Uzbekistan - Country Commercial Guide
Selling Factors and Techniques

Identifies common practices used in selling in this market, including sales material that needs to be in the local language.

Last published date: 2021-10-10

Overview

In accordance with Uzbekistan’s legislation on the protection of consumer’s rights, all products sold in the country must contain the following information in the Uzbek language:

  • Name of the product
  • Manufacturer’s name and contact information
  • Ingredients and “best before” date (for food)
  • User’s manual (if applicable)
  • Warnings (if applicable). 

This information must be labeled on the product at the facility where it is produced. The government will not allow in-country labeling.

Trade Promotion and Advertising

There are several Western and local advertising firms operating in Uzbekistan.  Radio commercials and out of home advertisements are also commonly used by Russian, Western, and local companies.

The main exhibition companies in Uzbekistan are ITECA Exhibitions (https://iteca.uz/en/index.php) and International Expo Group (IEG – https://ieg.uz/en). ITECA Exhibitions holds 18 annual exhibitions featuring 14 industries and IEG organizes 11 international exhibitions annually. Most of them are held at Uzexpocentre — the largest exhibition center in Tashkent (https://www.uzexpocentre.uz/).             

Television remains the most popular means of advertising, hosting 70% of advertising sales. Outdoor advertising comes next with 20-25%, followed by digital space. Sevimli TV (https://sevimlitv.uz/), Zo’r TV (https://www.zortv.uz/), and Mening Yurtim are the most popular local TV channels in Uzbekistan. Russian TV channels have a large presence, as well. The BiznesVestnikVostoka (BVV – “Eastern Business Review”), Presstij (“Prestige”), Argumenty i Fakty (“Arguments and Facts”) and Ekonomicheskoe Obozrenie (“Economic Review”) are the most popular economic and business journals.

The commercial service of U.S. Embassy Tashkent provides its Single Company Promotion service for U.S. companies seeking exposure in Uzbekistan.

Pricing

Exporters should consider taxes and duties in pricing their goods. Fees and tax rates vary as to the type, quality, and quantity of imported goods.  Some goods and industries enjoy tax and customs exemptions, but most imported goods are relatively more expensive than domestically produced equivalents. Rates of import customs duties and excise taxes are set by Presidential decree and Tax code. The current VAT rate is 15%.

Sales Service/Customer Support

Expectations regarding customer support and sales service in Uzbekistan have risen steadily since the country’s independence. Many small-scale companies with insufficient financial resources cannot provide sales services at appropriate levels. Some larger businesses have built countrywide customer support centers, and companies intending to sell equipment in Uzbekistan are advised to set up a local service office to address customer support.  Training of local technical staff in providing professional service is critical, as is maintaining an adequate supply of spare parts and supplies required for servicing customer equipment.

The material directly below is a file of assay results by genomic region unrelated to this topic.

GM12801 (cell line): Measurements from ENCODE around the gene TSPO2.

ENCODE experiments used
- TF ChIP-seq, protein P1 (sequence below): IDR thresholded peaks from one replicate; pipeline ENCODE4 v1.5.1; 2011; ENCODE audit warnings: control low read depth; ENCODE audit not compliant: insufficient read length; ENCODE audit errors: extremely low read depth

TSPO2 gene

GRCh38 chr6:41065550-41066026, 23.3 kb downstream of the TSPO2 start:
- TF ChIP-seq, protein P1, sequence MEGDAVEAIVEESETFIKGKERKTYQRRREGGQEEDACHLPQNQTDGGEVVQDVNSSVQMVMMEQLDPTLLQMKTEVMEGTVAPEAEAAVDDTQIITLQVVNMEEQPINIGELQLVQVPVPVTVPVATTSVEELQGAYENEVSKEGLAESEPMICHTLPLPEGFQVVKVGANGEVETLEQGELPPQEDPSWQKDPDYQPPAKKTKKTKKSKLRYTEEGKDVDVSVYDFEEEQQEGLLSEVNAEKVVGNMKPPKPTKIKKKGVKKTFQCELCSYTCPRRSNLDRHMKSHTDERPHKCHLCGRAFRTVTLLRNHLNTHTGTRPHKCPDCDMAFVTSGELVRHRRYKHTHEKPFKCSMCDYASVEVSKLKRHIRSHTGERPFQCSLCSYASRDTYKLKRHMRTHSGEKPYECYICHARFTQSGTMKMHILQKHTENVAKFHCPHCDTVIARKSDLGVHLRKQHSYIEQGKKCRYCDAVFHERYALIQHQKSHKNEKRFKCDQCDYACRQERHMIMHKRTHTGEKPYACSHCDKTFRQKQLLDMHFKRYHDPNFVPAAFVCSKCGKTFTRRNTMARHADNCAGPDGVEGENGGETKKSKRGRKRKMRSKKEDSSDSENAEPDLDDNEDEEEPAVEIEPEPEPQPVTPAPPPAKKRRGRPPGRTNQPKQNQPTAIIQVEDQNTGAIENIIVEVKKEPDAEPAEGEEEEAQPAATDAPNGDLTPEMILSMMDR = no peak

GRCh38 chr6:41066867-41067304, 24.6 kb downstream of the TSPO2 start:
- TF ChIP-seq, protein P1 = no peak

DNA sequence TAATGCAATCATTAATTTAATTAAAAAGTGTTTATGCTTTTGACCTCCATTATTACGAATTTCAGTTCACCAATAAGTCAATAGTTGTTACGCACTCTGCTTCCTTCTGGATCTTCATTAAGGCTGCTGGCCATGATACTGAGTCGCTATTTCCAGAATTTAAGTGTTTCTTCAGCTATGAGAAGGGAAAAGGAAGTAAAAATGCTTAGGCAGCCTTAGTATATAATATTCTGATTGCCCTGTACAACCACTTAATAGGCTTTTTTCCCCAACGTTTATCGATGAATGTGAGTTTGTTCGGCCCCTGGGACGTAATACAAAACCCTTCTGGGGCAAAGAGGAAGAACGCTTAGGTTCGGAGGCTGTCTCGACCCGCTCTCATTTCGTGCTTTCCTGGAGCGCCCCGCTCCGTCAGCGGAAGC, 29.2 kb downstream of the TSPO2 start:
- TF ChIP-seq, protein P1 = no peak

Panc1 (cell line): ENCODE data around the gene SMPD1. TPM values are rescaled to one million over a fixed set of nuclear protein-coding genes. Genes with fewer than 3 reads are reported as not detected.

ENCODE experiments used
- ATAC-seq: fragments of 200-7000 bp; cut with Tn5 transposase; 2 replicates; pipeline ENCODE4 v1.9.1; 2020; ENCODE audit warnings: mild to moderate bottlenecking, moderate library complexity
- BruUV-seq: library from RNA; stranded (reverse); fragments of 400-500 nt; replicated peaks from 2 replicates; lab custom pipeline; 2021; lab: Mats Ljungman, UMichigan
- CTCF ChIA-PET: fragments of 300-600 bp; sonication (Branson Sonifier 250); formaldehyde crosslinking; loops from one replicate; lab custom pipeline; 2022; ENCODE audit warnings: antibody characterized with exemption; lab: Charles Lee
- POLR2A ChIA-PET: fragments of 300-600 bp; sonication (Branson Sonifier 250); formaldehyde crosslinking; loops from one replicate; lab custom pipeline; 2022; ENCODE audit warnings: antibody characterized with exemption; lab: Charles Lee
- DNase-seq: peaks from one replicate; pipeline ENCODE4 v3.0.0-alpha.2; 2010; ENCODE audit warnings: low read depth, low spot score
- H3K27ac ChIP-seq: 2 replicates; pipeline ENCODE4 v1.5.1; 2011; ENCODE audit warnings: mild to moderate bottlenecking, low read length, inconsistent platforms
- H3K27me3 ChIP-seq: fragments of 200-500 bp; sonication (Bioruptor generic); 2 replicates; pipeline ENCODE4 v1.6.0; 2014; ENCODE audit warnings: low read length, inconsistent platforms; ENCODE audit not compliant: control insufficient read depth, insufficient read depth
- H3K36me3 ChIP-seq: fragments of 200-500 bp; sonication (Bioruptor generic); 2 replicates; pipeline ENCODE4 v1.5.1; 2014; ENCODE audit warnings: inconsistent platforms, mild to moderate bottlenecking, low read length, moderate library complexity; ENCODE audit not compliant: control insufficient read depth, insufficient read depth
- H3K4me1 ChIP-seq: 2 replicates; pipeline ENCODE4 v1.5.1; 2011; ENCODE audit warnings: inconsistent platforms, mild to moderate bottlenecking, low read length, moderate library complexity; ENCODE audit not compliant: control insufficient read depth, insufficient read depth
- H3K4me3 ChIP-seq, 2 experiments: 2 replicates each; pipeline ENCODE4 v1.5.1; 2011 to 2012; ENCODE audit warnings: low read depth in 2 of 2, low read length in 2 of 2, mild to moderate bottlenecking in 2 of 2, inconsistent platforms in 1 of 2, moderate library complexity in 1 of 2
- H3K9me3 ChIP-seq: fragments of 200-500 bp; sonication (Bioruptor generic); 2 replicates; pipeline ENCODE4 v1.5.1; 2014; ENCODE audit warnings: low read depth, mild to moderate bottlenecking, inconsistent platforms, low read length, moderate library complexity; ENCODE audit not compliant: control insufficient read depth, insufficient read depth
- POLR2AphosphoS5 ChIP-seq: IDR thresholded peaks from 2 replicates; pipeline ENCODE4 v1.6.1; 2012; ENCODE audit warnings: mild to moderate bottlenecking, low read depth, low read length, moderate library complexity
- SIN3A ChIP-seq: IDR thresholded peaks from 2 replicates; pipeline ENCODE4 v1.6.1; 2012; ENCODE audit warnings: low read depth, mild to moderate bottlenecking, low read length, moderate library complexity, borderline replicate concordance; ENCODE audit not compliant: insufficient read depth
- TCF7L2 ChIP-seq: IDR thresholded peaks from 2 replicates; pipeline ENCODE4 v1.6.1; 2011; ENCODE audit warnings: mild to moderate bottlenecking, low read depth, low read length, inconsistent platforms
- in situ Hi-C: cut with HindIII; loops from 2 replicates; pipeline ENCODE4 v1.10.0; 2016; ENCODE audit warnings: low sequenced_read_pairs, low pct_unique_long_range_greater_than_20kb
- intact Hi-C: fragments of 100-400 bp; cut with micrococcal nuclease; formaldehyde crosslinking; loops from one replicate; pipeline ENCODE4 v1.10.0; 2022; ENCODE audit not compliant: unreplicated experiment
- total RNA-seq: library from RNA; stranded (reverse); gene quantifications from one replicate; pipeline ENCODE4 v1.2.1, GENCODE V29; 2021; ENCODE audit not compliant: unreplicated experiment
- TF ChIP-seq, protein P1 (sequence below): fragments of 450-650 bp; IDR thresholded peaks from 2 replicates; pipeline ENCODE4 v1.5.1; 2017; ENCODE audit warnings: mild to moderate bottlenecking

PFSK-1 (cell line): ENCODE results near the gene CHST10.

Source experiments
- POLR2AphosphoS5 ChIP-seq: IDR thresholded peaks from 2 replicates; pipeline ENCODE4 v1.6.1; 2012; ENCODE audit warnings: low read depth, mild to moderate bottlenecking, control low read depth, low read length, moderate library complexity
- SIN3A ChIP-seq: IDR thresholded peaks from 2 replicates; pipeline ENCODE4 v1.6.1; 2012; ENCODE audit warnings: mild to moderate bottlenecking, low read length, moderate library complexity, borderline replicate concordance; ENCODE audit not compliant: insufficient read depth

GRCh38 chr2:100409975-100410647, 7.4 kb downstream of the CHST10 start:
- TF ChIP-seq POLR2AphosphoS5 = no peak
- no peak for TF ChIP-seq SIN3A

Local Professional Services

  • American Chamber of Commerce (https://amcham.uz/
  • American-Uzbekistan Chamber of Commerce
  • Chamber of Commerce and Industry of Uzbekistan
  • Business Women’s Association of Uzbekistan (http://adju.uz/)
  • Pricewaterhouse Coopers Uzbekistan
  • Ernst & Young Uzbekistan
  • Deloitte & Touche LLC Uzbekistan
  • KPMG Uzbekistan
  • Baker Tilly Uzbekistan
  • Association of Customs brokers (http://atb.uz/)
  • Investment Promotion Agency under the Ministry of Investments and Foreign Trade (https://invest.gov.uz/)
  • Business Ombudsman (https://biznesvakil.uz/en/)
  • Ministry of Investments and Foreign Trade (www.mift.uz/en)

Principal Business Associations

There are a few different business associations in Uzbekistan, including the following:

  • American Chamber of Commerce in Uzbekistan (https://amcham.uz/)
  • American-Uzbekistan Chamber of Commerce (based in Washington, D.C.) (http://aucconline.com/)
  • Association of International Road Carriers (AIRCUZ) (http://aircuz.uz/)
  • Business Women’s Association of Uzbekistan (http://adju.uz/)
  • Chamber of Commerce and Industry of Uzbekistan
  • Foreign Investors Council under the President of the Republic of Uzbekistan

Prior to 2017, business associations had little influence over government decisions and policy, but the government is increasingly willing to engage with representatives of foreign companies, such as the American Chamber of Commerce, on issues facing the business community. The Foreign Investors Council under the President of the Republic of Uzbekistan was created in 2019 to serve as an advisory body and institutional platform for direct dialogue between the Government of Uzbekistan and representatives of foreign investors and IFIs. Interim sessions are scheduled to be hosted at least twice a year by the Minister of Investments and Foreign Trade. A plenary session will be held once a year under the chairmanship of the President.

Limitations on Selling U.S. Products and Services

There are no formal legal limitations on selling U.S. products and services in Uzbekistan. Official limits on foreign ownership remain in industries with strategic implications for national security. Lesser restrictions also apply to the media, finance, insurance, and travel industries. Legislation requires companies to hire Uzbekistani nationals for specific positions in banking and auditing companies:  the chief accountant must be an Uzbekistani national, as must the CEO or at least one member of the Board of Directors.  Only Uzbekistani nationals can be tour guides.